Stem Cell Company Receives Raft of Warnings From FDA

Stem Cell Company Receives Raft of Warnings From FDA

March 28th, 2012 // 12:44 pm @

Source: Pharmalot

From its offices on the east side of Manhattan, IntelliCell BioSciences makes what ceo Steve Victor likes to call a soup – physicians remove fat from their patients and send this to IntelliCell, which has the fat removed and returns the remaining cells to the doctors, who can administer these to their patients to treat various ailments on an off-label basis, according to the video.

To be specific, doctors can administer the cells intravenously into someone’s lips, cheeks, knees, scalp or butt for treating wrinkles, osteoarthritis, and gum recessions, and for breast augmentation. However, the FDA believes IntelliCell has violated various federal regulations. One involves its process for adipose tissue, which is another way of saying body fat.

“Specifically, your processing alters the relevant characteristics of the adipose tissue relating to the tissue’s utility for reconstruction, repair, or replacement. Therefore the processing would not meet the definition of minimal manipulation for structural tissue such as adipose tissue,” the FDA writes in a March 13 warning letter, explaining IntelliCell has run afoul of federal regulations.

The agency then says some of the treatments offered do not meet the definition of homologous use, which means the repair, reconstruction, replacement or supplementation of a recipient’s cells or tissues with a biological that performs the same basic function in the recipient as in the donor. As a result, says the FDA, its product is a drug and a biologic.

But IntelliCell does not have an approved biologics license application for its products or an investigational new drug application. Consequently, the product violates both the Food, Drug & Cosmetic Act, as well as the Public Health Service Act. In other words, two for the price of one. We left a message with Victor for a reply and will update you accordingly.

Meanwhile, there is more. The FDA inspected the IntelliCell premises between August 2010 and November 2011, and found a laundry list of problems with good manufacturing practices. These included a “failure to have written procedures designed to prevent microbiological contamination of drug products purporting to be sterile, and a failure to ensure appropriate lab testing of each batch of drug product required to be free of objectionable microorganisms,” according to the letter.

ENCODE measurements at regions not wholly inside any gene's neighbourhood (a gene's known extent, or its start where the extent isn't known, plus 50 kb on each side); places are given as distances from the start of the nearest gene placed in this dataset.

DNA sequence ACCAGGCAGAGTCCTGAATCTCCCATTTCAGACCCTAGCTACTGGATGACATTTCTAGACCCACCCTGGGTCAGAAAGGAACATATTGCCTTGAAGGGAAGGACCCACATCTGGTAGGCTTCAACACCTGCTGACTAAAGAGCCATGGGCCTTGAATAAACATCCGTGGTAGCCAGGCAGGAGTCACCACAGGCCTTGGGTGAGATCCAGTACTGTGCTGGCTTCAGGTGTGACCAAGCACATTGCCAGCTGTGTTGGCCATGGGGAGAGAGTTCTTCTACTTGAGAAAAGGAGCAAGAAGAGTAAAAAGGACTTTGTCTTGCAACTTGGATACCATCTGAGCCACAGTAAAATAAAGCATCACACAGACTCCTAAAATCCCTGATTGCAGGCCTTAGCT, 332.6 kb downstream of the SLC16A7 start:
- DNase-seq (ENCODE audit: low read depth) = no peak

There was also a failure to reject drug products that did not meet “established standards or specifications and any other relevant quality control criteria, and a failure to establish and follow written production and process control procedures designed to assure that drug products have the identity, strength, quality, and purity they purport or are represented to possess,” the letter states.

Here are a few more: “a failure to establish a written record of major equipment cleaning, maintenance, and use, and to include in that record the date, time, product and lot number of each batch processed; a failure to establish and maintain procedures to control the labeling of (human cells, tissues, and cellular or tissue-based products.”

There was also “a failure to establish and follow written procedures for cleaning and maintenance of equipment, including utensils, used in the manufacture, processing, packing, or holding of a drug product.” And the processing area ceiling had missing tiles exposing the building’s ventilation system. Time to call the landlord, yes?

And this encompasses a great deal of issues: “a failure to maintain lab controls that included the establishment of scientifically sound and appropriate specifications, standards, sampling plans, and test procedures designed to assure that components, drug product containers, closures, in-process materials, labeling, and drug products conform to appropriate standards of identity, strength, quality, and purity, including a determination of conformance to written descriptions of sampling procedures and appropriate specifications for acceptance of each lot of drug products.”

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